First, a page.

'The choice between departmental inquiry or criminal trial, on a charge brought against one of its officials, lies with the Government and it is not a matter where Court can force its own opinion. The above provisions go no further than saying that an action in the way of dismissal, removal or reduction-in-rank need not be preceded by a show-cause-notice or departmental inquiry, if the public servant concerned has, on the facts alleged against him, been tried and convicted by a Criminal Court. The converse of it is not prescribed by any of these provisions.'
9. Reliance was also placed on P. Joseph John v. State of Travancore-Cochin, (S) A.I.R. 1955 S.C. 160, wherein their Lordships of the Supreme Court, while upholding the decision of the Travancore-Cochin High Court in Joseph John v. State of TraCo., AIR 1953 Trav.-Co. 130, indicated as follows:
'It is only in respect of civil and criminal proceedings that the sanction of the Rajpramukh is required under Article 20 of the Covenant. The disciplinary proceedings against a Government servant in respect of his misconduct before the Inquiry Commissioner are not criminal proceedings though they partake of the nature of criminal proceedings and hence Article 20 of the Covenant does not apply to those proceedings.'
The contention put forward on behalf of the petitioner stands repelled also by the decision, reported in Karuppa Udayar v. State of Madras, A.I.R. 1956 Mad 460, where a learned Judge of that High Court expressed himself in the following terms:
'The fact that the charges framed against a public servant make out the ingredients of an offence punishable under Penal Code and that the person can be prosecuted in a criminal Court does not affect the jurisdiction of his superior officers to enquire into the truth of the charges in a departmental inquiry or to punish him, if the charges are proved, without recourse to a criminal Court.'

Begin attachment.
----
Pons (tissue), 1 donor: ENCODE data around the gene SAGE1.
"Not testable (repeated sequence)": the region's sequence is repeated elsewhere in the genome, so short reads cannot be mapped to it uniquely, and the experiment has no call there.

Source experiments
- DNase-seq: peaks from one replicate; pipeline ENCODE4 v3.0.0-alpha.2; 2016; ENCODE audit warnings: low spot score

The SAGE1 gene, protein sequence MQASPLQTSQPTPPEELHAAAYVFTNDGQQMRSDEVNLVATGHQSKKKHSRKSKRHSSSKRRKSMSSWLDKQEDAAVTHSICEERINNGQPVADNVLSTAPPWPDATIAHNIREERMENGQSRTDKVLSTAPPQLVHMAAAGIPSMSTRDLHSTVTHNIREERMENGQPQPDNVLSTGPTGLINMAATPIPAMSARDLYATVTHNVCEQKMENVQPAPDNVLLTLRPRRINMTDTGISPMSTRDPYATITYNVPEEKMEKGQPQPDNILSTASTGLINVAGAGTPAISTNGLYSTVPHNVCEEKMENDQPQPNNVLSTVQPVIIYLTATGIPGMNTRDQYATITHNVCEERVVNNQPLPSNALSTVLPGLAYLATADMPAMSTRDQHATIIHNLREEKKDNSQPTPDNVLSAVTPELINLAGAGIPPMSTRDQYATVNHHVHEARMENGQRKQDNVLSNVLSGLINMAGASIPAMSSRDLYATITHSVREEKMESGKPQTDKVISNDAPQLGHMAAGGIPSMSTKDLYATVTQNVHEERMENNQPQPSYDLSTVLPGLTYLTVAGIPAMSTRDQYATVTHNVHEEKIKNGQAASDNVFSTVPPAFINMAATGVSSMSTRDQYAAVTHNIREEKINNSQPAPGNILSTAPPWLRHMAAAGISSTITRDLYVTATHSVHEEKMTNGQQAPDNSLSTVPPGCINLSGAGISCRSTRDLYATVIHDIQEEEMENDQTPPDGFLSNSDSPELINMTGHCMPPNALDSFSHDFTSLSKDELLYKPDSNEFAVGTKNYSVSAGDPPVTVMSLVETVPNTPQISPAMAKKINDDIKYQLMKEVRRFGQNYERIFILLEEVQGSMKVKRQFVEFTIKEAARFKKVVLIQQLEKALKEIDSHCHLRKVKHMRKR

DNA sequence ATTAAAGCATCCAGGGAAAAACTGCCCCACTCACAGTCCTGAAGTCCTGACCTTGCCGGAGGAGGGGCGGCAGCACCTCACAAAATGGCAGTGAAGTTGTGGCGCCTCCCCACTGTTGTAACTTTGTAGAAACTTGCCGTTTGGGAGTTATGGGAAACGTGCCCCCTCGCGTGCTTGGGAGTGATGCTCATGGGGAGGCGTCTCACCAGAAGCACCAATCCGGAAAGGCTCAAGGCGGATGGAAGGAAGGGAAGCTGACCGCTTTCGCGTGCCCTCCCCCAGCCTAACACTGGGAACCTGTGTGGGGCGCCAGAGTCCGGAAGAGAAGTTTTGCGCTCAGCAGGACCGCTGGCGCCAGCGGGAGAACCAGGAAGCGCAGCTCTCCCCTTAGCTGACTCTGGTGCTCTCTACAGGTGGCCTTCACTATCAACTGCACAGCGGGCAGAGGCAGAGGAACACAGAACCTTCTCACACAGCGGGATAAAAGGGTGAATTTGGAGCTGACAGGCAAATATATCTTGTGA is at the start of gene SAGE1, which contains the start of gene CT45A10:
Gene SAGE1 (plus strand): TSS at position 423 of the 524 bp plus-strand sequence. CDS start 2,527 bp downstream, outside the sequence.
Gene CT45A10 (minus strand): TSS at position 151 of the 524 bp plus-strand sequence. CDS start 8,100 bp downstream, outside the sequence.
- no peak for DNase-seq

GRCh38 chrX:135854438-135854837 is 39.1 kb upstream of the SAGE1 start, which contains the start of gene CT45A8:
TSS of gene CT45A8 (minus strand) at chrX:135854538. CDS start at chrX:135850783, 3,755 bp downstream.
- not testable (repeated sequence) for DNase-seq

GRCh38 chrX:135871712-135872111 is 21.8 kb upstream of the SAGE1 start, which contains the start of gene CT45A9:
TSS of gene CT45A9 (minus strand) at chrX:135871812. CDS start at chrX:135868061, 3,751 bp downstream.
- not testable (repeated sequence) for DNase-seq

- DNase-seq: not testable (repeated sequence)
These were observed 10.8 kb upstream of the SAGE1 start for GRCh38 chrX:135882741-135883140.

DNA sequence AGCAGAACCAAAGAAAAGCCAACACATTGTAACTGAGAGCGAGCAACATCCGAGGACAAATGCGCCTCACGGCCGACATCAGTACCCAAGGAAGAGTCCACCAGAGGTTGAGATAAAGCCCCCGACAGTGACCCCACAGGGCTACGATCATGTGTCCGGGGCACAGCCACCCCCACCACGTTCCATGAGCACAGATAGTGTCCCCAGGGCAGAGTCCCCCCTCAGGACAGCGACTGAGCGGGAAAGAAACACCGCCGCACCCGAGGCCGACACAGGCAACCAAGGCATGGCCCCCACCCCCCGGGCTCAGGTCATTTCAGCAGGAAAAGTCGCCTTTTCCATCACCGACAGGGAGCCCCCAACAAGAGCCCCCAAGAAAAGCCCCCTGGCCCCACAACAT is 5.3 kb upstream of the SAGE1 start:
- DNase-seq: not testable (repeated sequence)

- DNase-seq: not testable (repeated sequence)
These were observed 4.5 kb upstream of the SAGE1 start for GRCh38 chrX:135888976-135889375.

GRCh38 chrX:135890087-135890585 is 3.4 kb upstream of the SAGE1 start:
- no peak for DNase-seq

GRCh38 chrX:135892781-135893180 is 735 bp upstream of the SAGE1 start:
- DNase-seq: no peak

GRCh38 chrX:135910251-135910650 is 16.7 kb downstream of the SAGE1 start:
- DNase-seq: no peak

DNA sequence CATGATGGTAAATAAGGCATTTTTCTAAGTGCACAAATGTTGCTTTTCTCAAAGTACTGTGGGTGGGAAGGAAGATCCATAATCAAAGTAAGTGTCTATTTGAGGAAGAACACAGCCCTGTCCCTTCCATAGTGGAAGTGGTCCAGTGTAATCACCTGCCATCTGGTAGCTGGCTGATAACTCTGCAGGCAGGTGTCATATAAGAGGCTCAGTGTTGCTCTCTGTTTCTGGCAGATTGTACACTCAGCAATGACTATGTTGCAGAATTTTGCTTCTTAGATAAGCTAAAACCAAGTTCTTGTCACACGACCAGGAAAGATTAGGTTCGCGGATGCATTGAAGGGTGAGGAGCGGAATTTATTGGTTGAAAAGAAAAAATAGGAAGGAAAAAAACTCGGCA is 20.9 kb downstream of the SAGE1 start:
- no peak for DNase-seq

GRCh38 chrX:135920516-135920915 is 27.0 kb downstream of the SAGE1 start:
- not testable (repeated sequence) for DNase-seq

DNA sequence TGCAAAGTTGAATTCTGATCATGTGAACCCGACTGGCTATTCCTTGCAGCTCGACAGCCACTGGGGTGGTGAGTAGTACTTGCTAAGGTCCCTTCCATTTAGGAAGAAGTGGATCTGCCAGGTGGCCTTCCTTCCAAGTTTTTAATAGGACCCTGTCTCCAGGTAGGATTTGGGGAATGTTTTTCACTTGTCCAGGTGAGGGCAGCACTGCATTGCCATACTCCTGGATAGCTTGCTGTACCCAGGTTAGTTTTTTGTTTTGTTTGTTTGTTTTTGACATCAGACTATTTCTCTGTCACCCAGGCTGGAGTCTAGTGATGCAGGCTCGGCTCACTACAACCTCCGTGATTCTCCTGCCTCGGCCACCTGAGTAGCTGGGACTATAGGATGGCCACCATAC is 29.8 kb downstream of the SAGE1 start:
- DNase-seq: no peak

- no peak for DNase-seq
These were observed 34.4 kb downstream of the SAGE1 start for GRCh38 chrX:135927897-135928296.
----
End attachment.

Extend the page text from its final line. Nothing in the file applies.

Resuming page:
10. Learned counsel for the petitioner was unable to cite any authority, in support of his contention that the proposed departmental inquiries against the petitioner, on the basis of the charge-sheet (Annexure 'A') were bad, because the wording of the charge-sheet closely follow that of Section 5(1) (d) of the Prevention of Corruption Act, 1947.
11. Under these circumstances, I am clearly of the opinion that at the present stage there is no ground for interference with the proposed departmental proceedings against the petitioner, in the exercise of this Court's extraordinary powers conferred by Article 226 of the Constitution. Accordingly, this petition must fail.
12. I dismiss the writ petition.
13. There remains the question of costs. Thisis the first case of this kind that has come beforethis Court. Further, the petitioner is now facedwith a departmental inquiry. Under these circumstances, I make no order as to the costs of thispetition.